No games on the first day of the week but I was phoned by a younger referee nervous about getting his first official assessment. He was in the middle for a mid-competitive youth age group. Instead of lecturing him, I asked him how he had prepared and how he intended to go about doing certain aspects of the game. He seemed to be in the right frame of mind but just missing the confidence. After chatting for a few hours with him when he came over to my place, he calmed down and gave me a surprise hug and thanked me for settling him down.
I think this is absolutely crucial to mention because it varies how the football season is and the intensity of games during the week. Foot care and fatigue. It’s absolutely crucial to take care of both as the season wears on as negligence can lead to much larger problems so I did make sure I was fit and healthy.
I had an exhibition game set up for the next day (Tuesday) and was working with assistant referees, one who was above and one who was lower than my current classification but both quite experienced.
I experimented with positioning a lot in this game despite it being a higher level than I was used to. I gave my ARs more room to make decisions and really stretched the width of the pitch. Unfortunately this looked terrible because it appeared as though I had drawn a line from corner flag to corner flag and didn’t deviate from a spectator standpoint. Might have partially been due to the training I did last week. Will have to re-do that training and adjust my diagonal.
My top three take-aways:
- Signalling mechanics after a foul. Give the direction.
- Waiting the appropriate time for a delayed whistle after an advantage
- Don’t turn back to AR, get more curve in the diagonal and don’t go as close to the touchline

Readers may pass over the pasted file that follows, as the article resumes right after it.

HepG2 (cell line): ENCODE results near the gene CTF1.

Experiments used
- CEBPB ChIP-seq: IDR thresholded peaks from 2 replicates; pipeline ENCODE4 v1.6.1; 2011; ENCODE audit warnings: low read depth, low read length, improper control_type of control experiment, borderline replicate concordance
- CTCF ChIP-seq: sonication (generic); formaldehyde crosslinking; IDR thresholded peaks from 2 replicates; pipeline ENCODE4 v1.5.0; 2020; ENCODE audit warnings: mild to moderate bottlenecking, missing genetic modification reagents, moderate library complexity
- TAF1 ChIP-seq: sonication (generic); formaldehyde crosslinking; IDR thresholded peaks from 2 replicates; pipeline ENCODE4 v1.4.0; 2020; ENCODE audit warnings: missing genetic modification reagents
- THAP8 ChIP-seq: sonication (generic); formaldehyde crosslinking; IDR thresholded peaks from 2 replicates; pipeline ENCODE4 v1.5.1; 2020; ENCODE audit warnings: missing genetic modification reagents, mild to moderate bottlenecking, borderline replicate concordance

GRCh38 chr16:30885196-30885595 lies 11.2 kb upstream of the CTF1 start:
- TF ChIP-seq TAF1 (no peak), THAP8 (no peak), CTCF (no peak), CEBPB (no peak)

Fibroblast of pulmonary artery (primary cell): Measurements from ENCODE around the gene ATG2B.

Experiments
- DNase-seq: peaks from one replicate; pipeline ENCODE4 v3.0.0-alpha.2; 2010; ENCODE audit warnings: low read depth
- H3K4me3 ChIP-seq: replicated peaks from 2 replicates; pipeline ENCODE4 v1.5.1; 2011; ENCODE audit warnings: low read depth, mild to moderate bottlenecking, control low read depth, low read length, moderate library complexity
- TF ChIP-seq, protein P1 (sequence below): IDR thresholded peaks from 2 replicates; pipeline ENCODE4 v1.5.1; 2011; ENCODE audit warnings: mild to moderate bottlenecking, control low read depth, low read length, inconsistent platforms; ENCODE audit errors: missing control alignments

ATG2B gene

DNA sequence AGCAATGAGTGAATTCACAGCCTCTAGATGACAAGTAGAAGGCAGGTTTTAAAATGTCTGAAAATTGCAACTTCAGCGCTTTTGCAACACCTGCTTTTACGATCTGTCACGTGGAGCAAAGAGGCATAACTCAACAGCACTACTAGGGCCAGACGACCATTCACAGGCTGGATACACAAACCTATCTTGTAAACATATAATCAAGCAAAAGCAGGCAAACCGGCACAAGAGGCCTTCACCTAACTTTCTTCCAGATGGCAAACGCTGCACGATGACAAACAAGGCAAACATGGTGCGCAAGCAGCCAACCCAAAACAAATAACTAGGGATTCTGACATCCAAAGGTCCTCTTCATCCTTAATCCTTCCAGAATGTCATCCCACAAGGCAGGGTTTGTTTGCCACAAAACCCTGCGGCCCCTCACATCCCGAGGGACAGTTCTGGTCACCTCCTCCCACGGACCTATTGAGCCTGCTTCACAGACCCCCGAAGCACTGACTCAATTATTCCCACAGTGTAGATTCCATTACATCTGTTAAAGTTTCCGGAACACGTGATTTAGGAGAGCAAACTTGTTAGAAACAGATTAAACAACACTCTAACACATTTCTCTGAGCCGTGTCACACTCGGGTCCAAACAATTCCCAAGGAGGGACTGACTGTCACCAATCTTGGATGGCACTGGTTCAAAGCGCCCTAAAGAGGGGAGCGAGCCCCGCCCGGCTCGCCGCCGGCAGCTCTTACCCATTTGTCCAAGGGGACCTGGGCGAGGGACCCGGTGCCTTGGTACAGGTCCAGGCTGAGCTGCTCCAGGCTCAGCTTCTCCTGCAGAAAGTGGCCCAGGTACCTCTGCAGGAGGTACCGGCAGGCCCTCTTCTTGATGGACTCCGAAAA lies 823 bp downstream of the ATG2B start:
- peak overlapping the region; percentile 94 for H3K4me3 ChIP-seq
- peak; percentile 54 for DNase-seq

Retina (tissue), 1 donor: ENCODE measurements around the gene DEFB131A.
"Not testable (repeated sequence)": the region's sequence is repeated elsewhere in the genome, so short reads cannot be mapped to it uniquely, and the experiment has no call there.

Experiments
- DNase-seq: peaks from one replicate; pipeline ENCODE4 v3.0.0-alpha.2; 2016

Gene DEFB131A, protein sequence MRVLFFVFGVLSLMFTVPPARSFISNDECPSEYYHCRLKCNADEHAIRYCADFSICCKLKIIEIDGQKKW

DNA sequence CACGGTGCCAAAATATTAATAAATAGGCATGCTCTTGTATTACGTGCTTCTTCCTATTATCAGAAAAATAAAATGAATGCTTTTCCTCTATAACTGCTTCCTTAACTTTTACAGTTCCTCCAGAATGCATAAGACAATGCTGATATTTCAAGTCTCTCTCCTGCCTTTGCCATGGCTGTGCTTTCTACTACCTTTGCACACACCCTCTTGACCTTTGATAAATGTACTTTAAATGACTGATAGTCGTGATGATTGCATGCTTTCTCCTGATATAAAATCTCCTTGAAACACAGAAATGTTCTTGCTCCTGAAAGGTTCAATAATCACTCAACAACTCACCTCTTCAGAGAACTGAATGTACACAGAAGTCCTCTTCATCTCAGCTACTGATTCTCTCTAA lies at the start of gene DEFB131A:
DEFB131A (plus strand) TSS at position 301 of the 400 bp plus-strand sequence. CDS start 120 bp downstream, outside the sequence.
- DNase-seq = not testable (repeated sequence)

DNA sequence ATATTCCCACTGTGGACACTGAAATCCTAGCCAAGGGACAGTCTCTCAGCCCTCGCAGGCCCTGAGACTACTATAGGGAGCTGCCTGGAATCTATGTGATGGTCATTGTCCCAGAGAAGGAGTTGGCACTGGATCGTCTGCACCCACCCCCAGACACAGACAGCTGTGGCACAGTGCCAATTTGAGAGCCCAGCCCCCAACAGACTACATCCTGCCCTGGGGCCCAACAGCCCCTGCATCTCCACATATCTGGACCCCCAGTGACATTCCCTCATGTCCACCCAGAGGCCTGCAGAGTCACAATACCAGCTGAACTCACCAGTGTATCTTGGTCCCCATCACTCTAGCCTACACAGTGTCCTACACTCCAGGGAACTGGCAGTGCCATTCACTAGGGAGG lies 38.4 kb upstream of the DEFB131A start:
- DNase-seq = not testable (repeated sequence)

Two important decisions was a goal line decision. I was behind two players and an apparent deflection off a defender was missed. I read the body language of the attacker who seemed to claim her possession of the ball after it had rolled out but I quickly interjected and awarded a goal kick causing some shouting from the stands/spectators. The second was an 85th minute incident where a defender following the ball from a few yards towards her own penalty area didn’t realise another attacker arriving from his opposite shoulder and she stepped across to charge her off the ball in what was a semi-trip/charge that didn’t seem fair. The communication didn’t work well for some reason as the penalty kick didn’t seem to be an obvious decision for some reason. It was converted to 2-1 as the match ended with the same score. I knew it would be discussed at length later so I put it out of my mind immediately after.
My ARs helped me on several occasions by using the beep system. I hadn’t anticipated the ball going out on the touchline once and did look over my shoulder a few times to catch a few flags (luckily on time). I was surprised to see the audience watching the game and there was an extended post-game debrief.
With the football season passed halfway and nearing a close, futsal is slowly coming up again including a lot of push on what might be happening this winter. Being away from the centre of it all doesn’t mean I’m not involved. Quite the opposite!
After putting up last week’s post on Tuesday, I had a chat with a fellow official. It was a difficult conversation but one I needed to have on some hard truths to reflect on and even more insight. I feel the most development happens in refereeing when there is plenty of time to think about a game and how to change officiating style/mechanics. I didn’t get much sleep that night despite trying to sleep early. A co-worker the next morning said I looked exhausted. I was.
My next game was a Thursday double-header. The referee in the middle for the first game was part of the instructing team at my Entry Level clinic. He had a tough game because there were some players that simply weren’t in the mood to behave and it resulted in several cautions. My game went smoothly. There was a no-foul call that upset a player. He had reached back to kick the ball and was too slow and ended up kicking his opponent and hurting himself. I prevented both players from getting close to one another physically and quelled their anger a bit. The game did the rest. No cards in my game and the players seemed satisfied with how my officiating turned out.
Given the gaffe I had two weeks ago, I’ve put in another game in for assessment to prove it was just a slip-up. Game day Sunday should be fun.